It may be overreacting to start a campaign for ABC to renew Fresh Off the Boat since its ratings have actually been decent throughout the season, and ABC hasn’t renewed any of its shows yet. But just in case there is any doubt, it’s essential to make a case for the fact that this show both needs and deserves to stay on the air.
There is, of course, the fact that this is finally a show about an Asian-American family. In the series’ penultimate episode of its first season, “Dribbling Tiger, Bounce Pass Dragon,” Jessica (the exceptional Constance Wu) spends most of the episode convincing her two youngest sons, Emery (Forrest Wheeler) and Evan (Ian Chen) not to pursue the dead-end career of acting. “They’ll never put two Asians together on a TV show,” she says to them. Then in the end, the family sits down to watch Margaret Cho‘s All American Girl (Fresh Off the Boat takes place in 1995 Orlando).
It wasn’t a slick reference, but its truth — like the truth of so much of the series — rang out. Though Eddie Huang, on whose memoir the show is based (he also appears as the voiceover for “adult Eddie” — the kid version is played by the great Hudson Yang) has taken issue with the show’s watered-down, Americanized vibe, it’s a show he really should ultimately be proud of.
Still, Huang isn’t totally wrong in some of his criticisms. Fresh Off the Boat does sometimes — like Modern Family in its later seasons in particular — force an obvious lesson when it really doesn’t need to. In the season finale, “So Chineez,” Jessica wonders if her family is becoming too Americanized, and forces them into honoring more Chinese traditions. It leads to, in the final moments, Eddie suddenly schooling his classmate on China, which felt sudden and out of character (especially given everything that came before). It’s the show’s only weak link.
A much better and more subversive scene came earlier, when Jessica explains her new dedication to Chinese traditions to husband Louis (Randall Park), who points out that, “there’s nothing more American than hanging up a picture of the Buddha.” And Jessica later realizes there are some American things she really respects: “Mac and cheese. It’s so easy to make … you just add water. Cheese comes from water.”
Like the Huangs, the show doesn’t need to worry about being too Chinese or not Chinese enough. It has always struck the perfect balance thanks to its smallest touches. It doesn’t matter what the overall arc of the show is, every episode is full of references to Chinese and Taiwanese culture, some of which are broad, but most of which are natural and occasionally nuanced (like a sequence in “Dribbling Tiger, Bounce Pass Dragon” where Eddie’s ideas about Taiwanese basketball essentially turn into a Stephen Chow-style Wuxia film).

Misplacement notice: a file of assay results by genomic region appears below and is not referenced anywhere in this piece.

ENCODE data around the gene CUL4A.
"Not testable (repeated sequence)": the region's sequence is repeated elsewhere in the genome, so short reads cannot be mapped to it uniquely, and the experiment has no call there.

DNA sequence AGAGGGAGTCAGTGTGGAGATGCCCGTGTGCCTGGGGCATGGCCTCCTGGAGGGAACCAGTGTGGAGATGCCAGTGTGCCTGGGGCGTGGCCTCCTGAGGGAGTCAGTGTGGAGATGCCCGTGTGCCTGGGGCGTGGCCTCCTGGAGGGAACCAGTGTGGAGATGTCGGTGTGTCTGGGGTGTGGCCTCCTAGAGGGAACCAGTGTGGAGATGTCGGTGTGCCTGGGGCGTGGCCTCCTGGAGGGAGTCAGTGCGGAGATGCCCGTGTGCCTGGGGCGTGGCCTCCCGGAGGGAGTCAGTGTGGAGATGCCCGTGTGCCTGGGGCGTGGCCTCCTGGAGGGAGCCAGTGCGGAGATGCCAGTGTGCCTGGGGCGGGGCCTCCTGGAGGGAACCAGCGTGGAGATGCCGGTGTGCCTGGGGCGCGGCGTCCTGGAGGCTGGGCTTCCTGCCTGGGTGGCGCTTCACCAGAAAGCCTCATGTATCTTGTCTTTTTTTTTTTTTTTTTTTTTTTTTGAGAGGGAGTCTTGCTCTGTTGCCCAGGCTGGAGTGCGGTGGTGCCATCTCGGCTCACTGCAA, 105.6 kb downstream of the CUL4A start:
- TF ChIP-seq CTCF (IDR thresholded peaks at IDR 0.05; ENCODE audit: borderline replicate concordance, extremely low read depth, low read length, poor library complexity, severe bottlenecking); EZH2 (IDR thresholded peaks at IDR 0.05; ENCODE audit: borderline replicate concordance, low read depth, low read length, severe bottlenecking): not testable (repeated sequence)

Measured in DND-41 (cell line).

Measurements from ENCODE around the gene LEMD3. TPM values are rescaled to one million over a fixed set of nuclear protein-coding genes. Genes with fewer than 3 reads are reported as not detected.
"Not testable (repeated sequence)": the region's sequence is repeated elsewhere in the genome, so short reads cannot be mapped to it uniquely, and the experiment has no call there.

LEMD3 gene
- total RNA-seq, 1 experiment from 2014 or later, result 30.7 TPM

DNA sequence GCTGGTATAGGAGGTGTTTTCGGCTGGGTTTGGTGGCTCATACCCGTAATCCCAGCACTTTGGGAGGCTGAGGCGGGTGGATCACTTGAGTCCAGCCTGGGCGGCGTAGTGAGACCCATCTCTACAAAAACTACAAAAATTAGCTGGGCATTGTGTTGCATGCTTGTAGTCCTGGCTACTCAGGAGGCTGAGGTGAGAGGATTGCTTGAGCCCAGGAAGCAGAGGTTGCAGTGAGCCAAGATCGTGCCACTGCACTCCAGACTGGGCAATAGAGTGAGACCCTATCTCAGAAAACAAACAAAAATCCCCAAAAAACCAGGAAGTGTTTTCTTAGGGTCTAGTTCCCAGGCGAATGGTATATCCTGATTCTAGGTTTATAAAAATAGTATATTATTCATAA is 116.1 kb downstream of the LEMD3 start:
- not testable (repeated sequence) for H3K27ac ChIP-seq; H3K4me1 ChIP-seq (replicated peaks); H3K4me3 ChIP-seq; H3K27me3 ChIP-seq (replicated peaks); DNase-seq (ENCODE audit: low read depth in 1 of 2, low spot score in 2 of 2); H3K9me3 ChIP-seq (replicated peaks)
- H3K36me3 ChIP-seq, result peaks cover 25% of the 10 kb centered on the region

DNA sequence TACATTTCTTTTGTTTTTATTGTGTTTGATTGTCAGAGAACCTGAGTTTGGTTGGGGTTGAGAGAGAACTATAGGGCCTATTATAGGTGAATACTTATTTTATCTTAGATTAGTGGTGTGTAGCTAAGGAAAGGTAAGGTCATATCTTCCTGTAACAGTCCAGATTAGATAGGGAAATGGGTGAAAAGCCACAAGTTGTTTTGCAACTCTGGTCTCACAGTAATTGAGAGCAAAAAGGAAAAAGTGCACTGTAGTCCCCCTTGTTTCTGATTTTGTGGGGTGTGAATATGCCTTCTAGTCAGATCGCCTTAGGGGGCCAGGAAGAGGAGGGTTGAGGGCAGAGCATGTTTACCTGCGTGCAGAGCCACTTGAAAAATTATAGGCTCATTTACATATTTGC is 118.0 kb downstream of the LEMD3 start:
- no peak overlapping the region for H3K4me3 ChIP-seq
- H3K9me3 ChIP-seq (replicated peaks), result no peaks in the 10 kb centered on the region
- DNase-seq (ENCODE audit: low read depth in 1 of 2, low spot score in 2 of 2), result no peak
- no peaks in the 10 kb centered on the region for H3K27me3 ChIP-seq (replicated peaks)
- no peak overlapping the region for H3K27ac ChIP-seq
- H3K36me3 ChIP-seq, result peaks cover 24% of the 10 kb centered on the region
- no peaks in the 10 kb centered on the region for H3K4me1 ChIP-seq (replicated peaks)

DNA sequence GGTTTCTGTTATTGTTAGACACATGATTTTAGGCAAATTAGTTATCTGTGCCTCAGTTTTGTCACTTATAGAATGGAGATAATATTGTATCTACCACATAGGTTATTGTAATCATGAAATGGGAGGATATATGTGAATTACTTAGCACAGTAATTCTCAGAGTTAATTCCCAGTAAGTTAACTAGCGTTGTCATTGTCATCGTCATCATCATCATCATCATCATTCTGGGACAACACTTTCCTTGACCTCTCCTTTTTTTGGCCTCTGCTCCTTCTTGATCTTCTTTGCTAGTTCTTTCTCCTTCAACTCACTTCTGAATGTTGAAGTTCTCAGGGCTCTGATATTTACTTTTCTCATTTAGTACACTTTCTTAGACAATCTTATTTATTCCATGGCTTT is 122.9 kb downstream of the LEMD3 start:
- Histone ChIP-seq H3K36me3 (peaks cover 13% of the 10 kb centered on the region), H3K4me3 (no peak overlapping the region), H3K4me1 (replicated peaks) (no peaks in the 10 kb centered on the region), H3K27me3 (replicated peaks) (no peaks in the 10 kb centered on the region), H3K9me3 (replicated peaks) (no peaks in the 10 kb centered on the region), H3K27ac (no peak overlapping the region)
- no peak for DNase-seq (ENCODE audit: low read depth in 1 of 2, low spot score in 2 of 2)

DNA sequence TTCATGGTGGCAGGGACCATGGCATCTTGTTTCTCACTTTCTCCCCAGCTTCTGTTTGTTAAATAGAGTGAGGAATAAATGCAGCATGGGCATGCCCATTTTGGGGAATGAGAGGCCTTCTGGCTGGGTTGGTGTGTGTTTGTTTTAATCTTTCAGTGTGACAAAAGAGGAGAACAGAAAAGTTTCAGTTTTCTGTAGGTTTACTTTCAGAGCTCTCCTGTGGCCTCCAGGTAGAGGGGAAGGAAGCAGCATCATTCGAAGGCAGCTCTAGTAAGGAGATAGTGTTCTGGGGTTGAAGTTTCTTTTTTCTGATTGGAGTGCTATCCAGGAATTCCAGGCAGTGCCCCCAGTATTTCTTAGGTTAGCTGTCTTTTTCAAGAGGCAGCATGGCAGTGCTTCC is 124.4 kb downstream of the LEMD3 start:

One of the things that has made Eddie such an interesting character, too, is that he’s no stereotype. He loves hip hop as the music of an outsider (“why is there a black man on your t-shirt?” Jessica asks him early in the series). And one of the best recurring gags on the show is how Eddie gets his grandmother (Lucille Soong) to roll into a room in her wheelchair blasting hip hop on a boombox, so that Eddie can make an entrance. It’s all part of his version of a gangsta countenance, learned from albums and music videos, that creates his unique identity as an outsider that’s both tied to and separate from race.
Still, all of these themes, however clever or ambitious, might fall flat if it weren’t for the strength of the cast. Constance Wu’s Jessica is the shining star of the series, but she’s nearly matched by the exceptional younger cast, who nail their characters, and make each unique and essential to the story. And the real unsung hero of hilarity on the series is Soong, whose understated responses to everything are pitch-perfect (one of the funniest sequences of the entire first season revolved around a poker game she plays with Emery and Evan).
Another component to Fresh Off the Boat‘s success as a series is simply its setting. The 90s nostalgia is fantastically referential without being overdone. It’s surprisingly easy to come into the show and not even realize at first that it takes place in the mid-90s. This is where the show really solidifies its humor within a particular context, not only in its send-ups of its Orlando locale, but also choosing some deep cuts not just for throwaway jokes, but full-episode arcs (like in “Fajita Man,” when Eddie is desperate to own a copy of the game Shaq Fu).
Though there is a very viable case to be made about Fresh Off the Boat‘s need to stay on the air because of its commitment to diversity, that argument shouldn’t overshadow the fact that the show is very, very funny. It’s also clever, nostalgic, and a great showcase for some terrific actors. And, as previously mentioned, the ratings haven’t been even close to terrible, especially for a Tuesday comedy (ABC’s former death-slot for a host of great shows). This one is a no-brainer, ABC. As Danny Brown says in the show’s theme song, “So if you don’t know homie now you know: Fresh off the boat. And homie, I demand my respect.”